The defendant presented testimony from a single witness: Dr. Alfred Staubus, a forensic toxicologist. Dr. Staubus stated that he had reviewed Anderson's report, and he discussed her findings. According to Dr. Staubus, the amount of methamphetamine in the defendant's urine was so small that the test result should have been negative. He asserted, "It's my opinion to a reasonable degree of scientific certainty that the urine sample of the defendant, Mr. Martin[,] does not contain detectable amounts, realistic amounts of amphetamines.
The jury found the defendant guilty. The court entered judgment on that verdict and sentenced him to six years' imprisonment. The defendant appealed.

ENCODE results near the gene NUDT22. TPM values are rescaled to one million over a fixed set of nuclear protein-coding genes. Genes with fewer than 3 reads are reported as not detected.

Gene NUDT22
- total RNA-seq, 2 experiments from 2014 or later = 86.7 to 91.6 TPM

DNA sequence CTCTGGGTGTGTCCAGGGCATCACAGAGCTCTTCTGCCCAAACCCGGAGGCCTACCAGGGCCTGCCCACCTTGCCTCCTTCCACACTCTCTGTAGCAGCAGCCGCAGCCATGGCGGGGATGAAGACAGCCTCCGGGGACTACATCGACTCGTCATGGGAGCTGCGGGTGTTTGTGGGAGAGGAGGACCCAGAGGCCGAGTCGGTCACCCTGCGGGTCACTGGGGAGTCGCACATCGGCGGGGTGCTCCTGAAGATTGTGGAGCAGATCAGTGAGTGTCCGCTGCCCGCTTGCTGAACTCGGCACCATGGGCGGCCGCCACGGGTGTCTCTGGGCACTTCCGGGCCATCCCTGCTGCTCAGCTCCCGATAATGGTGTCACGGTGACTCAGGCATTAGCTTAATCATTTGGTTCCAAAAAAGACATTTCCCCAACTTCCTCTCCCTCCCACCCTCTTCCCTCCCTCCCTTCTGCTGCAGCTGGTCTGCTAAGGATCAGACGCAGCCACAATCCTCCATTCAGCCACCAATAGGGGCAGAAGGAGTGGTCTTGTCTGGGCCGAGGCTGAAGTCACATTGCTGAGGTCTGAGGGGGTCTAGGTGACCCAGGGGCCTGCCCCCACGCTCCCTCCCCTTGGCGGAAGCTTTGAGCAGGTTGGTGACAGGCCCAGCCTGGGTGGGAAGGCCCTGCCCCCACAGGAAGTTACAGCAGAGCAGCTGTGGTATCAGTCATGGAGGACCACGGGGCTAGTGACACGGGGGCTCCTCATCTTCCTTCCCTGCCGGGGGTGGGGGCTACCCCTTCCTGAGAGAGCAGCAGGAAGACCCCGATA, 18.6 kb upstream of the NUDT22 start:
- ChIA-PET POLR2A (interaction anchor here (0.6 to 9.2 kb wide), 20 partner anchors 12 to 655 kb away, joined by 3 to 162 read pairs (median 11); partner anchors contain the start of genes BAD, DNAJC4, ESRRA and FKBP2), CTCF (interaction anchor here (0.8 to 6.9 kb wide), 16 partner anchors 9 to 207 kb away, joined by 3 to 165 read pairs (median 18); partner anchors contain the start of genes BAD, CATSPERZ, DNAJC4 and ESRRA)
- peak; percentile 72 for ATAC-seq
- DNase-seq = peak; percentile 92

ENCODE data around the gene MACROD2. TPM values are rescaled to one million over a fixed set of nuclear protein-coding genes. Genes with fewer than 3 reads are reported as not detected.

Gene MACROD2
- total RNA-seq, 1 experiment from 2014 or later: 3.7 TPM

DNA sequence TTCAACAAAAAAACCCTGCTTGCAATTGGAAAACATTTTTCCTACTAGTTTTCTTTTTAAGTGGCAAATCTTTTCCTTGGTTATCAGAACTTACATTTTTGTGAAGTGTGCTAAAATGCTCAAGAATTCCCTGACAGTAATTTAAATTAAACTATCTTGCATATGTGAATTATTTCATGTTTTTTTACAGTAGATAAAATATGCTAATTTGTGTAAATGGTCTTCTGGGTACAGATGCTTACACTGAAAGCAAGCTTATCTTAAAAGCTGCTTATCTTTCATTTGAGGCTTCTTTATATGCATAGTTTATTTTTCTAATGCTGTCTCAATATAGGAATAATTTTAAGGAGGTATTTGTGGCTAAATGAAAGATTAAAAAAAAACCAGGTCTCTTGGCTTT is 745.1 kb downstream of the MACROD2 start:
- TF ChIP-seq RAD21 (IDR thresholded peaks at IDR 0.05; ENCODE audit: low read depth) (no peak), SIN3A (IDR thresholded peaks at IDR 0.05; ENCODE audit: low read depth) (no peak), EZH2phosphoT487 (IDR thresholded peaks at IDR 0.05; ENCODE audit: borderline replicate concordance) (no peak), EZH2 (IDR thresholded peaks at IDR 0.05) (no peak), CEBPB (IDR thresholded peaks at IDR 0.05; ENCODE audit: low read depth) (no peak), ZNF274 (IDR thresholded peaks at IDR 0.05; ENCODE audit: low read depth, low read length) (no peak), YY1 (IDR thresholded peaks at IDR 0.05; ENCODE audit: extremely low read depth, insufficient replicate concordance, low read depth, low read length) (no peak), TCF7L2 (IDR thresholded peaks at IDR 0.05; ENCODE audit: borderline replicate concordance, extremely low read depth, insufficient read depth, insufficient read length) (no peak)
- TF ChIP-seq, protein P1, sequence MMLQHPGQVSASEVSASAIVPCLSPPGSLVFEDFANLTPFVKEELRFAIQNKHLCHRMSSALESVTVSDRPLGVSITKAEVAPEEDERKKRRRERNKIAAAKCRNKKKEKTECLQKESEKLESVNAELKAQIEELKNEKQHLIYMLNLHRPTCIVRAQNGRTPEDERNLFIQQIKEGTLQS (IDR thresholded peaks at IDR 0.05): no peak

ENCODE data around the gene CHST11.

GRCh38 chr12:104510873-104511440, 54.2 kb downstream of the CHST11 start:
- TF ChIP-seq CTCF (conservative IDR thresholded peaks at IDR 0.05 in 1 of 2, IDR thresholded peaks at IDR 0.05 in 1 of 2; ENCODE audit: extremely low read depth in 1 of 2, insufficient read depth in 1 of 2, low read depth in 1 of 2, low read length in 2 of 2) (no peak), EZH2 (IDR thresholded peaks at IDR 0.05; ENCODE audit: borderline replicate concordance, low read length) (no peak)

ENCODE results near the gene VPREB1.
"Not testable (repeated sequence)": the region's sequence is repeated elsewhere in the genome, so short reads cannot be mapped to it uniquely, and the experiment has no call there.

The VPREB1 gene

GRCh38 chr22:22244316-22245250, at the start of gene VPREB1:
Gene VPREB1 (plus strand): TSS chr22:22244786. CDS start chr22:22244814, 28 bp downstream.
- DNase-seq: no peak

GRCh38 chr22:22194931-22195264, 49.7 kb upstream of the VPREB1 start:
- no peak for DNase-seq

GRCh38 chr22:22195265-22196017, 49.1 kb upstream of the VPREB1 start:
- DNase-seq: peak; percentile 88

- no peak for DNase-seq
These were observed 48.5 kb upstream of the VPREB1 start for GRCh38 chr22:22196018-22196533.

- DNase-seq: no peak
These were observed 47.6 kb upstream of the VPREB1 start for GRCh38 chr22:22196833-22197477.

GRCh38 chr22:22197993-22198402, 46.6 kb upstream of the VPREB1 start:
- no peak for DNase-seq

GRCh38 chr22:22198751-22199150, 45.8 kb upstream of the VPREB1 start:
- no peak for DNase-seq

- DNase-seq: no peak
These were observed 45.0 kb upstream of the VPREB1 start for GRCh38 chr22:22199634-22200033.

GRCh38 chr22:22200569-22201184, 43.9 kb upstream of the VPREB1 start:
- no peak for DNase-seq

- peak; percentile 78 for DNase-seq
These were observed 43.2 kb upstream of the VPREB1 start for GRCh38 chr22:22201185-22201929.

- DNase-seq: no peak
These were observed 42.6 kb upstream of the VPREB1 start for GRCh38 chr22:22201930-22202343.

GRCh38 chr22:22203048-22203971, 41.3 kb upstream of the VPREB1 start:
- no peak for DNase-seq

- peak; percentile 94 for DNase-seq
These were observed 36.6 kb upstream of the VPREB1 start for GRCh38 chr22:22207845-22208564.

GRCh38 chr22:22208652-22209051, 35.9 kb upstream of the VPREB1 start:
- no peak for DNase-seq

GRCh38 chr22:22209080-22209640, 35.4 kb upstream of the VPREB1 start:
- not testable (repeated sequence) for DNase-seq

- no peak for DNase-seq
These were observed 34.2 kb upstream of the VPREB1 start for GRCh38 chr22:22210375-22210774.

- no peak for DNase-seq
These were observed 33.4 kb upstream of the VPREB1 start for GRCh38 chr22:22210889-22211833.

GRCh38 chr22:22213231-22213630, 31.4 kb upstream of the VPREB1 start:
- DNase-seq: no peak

A divided appellate court panel reversed the defendant's conviction for aggravated DUI and remanded for resentencing on misdemeanor DUI. No. 3--07--0263 (unpublished order under Supreme Court Rule 23). Justice O'Brien, in the lead opinion, concluded that the State had proved beyond a reasonable doubt that there was methamphetamine in the defendant's urine and that his use of this drug was unlawful. Thus, he violated section 11--501(a)(6). Justice O'Brien then turned to the issue of whether this violation was the proximate cause of the deaths here. According to Justice O'Brien, section 11--501(d)(1)(F) "does not state *** that the State need only prove that the violator's driving caused the deaths." If the legislature would have intended such an interpretation, she asserted, it would have phrased that section differently. The violation, not the defendant's driving, must be a proximate cause of the deaths. That is, "the State must draw some relationship between the presence of methamphetamine in Martin's urine while he was operating a motor vehicle *** and the deaths that resulted from the motor vehicle accident." Justice O'Brien concluded that the State did not prove a causal link between the trace amount of methamphetamine and the accident and, consequently, did not prove the defendant guilty of aggravated DUI.